Celebrating a Century of the Puffy Coat • Snowshoe Magazine

Puffer jackets are an almost ubiquitous part of a snowshoer’s gear, worn not only on the trails, but also frequently spotted around town. But while puffies may seem ubiquitous in winter sports like snowshoeing, this year they’re celebrating just 100 years since their first use in outdoor recreation. Discover the history of our favorite down jackets and the different types available for snowshoeing today.

Puffies, now 100 years old, are a staple of mountain adventures. Photo: Tim Peck and Doug Martland

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George Finch’s down jacket: the modern puffy precursor

George Finch, Australian mountaineer, scientist and inventor, popularized the use of down. He showed off his bespoke ‘down jacket’ on the slopes of Chomolungma as a member of the 1922 British expedition to Mount Everest. It was described by a contemporary as “the most wonderful device that will make you die of laughter”. Additionally, Finch’s knee-length down jacket was a radical departure from the mountaineering kits of the time. Instead of a Norfolk Tweed suit – worn over multiple layers of silk, cotton or wool and topped with windproof gabardine jackets – Finch wore a bright green cloth-lined jacket intended for use on a hot-air balloon.

A maverick at heart, more than Finch’s choice of outerwear set him apart from his teammates on the 1922 expedition. During the predominantly British exploration, the Aussie had long hair , was divorced, spoke German and climbed peaks with modern equipment without professional guides. All of these qualities were a break from the tradition of the time. Moreover, the outsider had a strong personality and was self-confident. So much so that despite his immense talent for mountaineering, the other members of the team were suspicious of him and his methods. So much so, in fact, that the deputy expedition leader remarked, “I always knew that guy was a piece of shit.”

However, on the slopes of Mount Everest, the warmth of Finch’s down jacket finally proved its worth. It helped him and his companion Geoffrey Bruce achieve a record of over 27,000 feet in altitude. As the expedition photographer would later write, Finch had “invented a marvelous green suit quilted in airplane fabric. Not a particle of wind could pass through. Even Finch noted the change in opinion in his diary, writing, “Everyone now envy…my down coat, and no longer laughed at.”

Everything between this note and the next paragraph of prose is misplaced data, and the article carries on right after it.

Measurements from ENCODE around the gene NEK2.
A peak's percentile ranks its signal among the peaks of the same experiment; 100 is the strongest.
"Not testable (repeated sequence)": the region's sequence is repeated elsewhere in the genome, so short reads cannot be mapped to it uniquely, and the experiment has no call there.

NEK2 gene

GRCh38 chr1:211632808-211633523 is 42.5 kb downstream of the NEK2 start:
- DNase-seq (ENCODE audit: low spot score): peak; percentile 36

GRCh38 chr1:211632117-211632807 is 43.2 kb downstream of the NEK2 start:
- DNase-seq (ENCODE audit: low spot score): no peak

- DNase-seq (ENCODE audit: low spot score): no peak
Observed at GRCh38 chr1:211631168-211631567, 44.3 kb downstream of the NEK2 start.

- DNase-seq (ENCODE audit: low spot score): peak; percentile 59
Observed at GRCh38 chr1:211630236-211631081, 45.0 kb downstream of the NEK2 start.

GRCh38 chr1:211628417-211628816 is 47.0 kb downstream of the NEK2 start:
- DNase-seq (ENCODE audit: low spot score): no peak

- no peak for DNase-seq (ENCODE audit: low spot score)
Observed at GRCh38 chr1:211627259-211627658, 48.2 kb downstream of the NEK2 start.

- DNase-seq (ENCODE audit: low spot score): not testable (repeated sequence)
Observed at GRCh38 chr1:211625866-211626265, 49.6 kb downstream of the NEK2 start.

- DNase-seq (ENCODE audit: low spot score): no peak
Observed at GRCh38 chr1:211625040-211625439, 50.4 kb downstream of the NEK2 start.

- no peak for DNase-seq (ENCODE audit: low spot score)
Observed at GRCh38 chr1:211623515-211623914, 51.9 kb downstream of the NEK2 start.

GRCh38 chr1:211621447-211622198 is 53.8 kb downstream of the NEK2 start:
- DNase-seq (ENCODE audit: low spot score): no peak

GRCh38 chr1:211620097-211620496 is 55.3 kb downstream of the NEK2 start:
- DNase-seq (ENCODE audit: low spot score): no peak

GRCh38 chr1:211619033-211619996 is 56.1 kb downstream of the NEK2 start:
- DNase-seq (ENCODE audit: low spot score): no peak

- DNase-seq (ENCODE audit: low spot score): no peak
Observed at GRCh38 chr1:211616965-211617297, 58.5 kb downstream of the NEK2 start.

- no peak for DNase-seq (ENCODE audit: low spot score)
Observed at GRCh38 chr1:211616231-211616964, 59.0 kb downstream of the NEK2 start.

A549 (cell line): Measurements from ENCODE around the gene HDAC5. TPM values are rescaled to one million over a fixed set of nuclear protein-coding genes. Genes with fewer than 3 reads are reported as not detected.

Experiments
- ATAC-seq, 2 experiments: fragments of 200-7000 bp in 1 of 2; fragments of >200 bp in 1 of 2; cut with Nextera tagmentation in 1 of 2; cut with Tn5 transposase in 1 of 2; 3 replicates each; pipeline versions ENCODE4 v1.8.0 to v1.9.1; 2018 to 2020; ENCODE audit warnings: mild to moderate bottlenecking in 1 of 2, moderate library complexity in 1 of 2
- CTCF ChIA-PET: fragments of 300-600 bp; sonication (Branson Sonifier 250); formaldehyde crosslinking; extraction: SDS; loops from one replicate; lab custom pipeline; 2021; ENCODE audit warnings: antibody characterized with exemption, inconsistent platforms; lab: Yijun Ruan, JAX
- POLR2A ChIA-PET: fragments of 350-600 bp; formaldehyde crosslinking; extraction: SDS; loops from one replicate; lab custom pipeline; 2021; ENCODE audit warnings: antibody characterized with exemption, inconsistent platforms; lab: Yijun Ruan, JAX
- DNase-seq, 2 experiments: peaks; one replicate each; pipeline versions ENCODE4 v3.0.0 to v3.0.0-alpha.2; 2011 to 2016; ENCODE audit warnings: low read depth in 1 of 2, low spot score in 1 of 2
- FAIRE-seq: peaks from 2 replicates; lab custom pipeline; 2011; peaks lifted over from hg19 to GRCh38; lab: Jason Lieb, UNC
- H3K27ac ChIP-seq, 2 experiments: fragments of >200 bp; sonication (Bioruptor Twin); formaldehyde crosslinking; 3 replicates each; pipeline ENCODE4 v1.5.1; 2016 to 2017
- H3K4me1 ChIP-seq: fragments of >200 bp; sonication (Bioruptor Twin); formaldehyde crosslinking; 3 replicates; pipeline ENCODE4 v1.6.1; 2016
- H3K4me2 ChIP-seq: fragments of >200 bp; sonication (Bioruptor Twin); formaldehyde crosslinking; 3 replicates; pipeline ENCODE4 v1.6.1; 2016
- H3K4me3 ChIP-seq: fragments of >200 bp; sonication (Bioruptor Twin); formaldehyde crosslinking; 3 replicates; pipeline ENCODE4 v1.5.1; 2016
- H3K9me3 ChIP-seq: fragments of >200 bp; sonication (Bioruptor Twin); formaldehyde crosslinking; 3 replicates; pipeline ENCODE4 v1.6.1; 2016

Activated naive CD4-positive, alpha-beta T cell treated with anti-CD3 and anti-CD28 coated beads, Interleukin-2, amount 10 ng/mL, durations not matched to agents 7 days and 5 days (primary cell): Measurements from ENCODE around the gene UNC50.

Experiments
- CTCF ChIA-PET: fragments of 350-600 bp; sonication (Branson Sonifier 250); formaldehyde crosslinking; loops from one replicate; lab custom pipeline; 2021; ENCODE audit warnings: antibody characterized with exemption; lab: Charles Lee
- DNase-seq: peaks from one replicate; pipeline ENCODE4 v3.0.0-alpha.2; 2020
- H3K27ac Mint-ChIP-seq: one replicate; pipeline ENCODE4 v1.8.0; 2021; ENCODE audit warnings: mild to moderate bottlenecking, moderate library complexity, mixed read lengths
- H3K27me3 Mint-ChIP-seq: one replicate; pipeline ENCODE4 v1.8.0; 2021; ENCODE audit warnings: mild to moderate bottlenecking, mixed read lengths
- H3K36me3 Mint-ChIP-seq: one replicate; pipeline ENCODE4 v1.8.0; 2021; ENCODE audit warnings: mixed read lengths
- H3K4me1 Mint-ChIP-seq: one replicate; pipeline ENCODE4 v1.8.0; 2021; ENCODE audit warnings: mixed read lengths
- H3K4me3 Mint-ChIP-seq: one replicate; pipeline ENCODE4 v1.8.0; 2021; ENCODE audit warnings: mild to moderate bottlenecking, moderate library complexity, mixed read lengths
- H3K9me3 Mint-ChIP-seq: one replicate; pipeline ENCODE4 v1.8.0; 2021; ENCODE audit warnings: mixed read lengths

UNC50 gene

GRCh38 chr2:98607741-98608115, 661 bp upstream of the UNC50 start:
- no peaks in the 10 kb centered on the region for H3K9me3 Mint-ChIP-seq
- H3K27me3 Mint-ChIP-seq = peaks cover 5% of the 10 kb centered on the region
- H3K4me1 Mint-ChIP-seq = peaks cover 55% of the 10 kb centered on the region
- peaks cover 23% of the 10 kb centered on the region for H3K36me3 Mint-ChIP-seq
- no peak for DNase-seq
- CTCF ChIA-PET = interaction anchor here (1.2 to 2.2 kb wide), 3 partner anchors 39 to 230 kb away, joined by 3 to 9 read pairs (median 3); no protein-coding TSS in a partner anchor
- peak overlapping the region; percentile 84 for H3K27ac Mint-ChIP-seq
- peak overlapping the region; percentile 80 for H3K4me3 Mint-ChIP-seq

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history of down jackets: George Finch

Pioneer of the puffy coat, George Ingle Finch. Alpine Journal – 1922, copyright free use, via Wikimedia Commons

The Skyliner jacket and the invention of the modern bouffant

Finch demonstrated the value of down jackets at the highest altitudes in the world. But its success did not immediately popularize its appeal in outdoor recreation in the United States. It took until 1936, when Eddie Bauer, the originator of the Eddie Bauer brand, designed the Skyliner jacket. Using quilted down (so all the down doesn’t bunch up at the bottom of the coat), this jacket also had a story behind it. Bauer was motivated to create it after nearly dying of hypothermia while hiking back from a mid-winter fishing trip on Washington’s Olympic Peninsula.

Patented in 1940, the lightweight yet warm Skyliner started a trend in outerwear. This trend exploded when soldiers returning home after World War II began mail ordering Eddie Bauer products for their adventures. They did it because they were equipped with these clothes during the war. And between the patents and the war-worn appeal, Eddie Bauer remained synonymous with quality down for the next 20 years. This popularity only increased when the company created specialized down jackets and suits for American expeditions to the Himalayas in the 1950s.

Today, you can learn the history and see the original Skyliner jacket (precursor to the modern down jacket) on display at the Seattle Museum of History and Industry.

Puffer jackets for snowshoeing

Since the Skyliner, puffer jackets have been everywhere, from high fashion tops to statements of hip-hop culture and street cred. Now a staple of modern hobby kits, inflator designs, functionality and fill are a far cry from the original offerings of George Finch and Eddie Bauer.

Today’s snowshoers are blessed with many stylish and functional jacket options that use various materials as insulation. The amount of insulation used is a good indicator of how warm a down jacket is – the more insulation used, the warmer the jacket. Additionally, the type of insulation is a handy clue to the conditions in which it is best suited. You typically divide puffy coat insulation into three categories: down, synthetic, and active.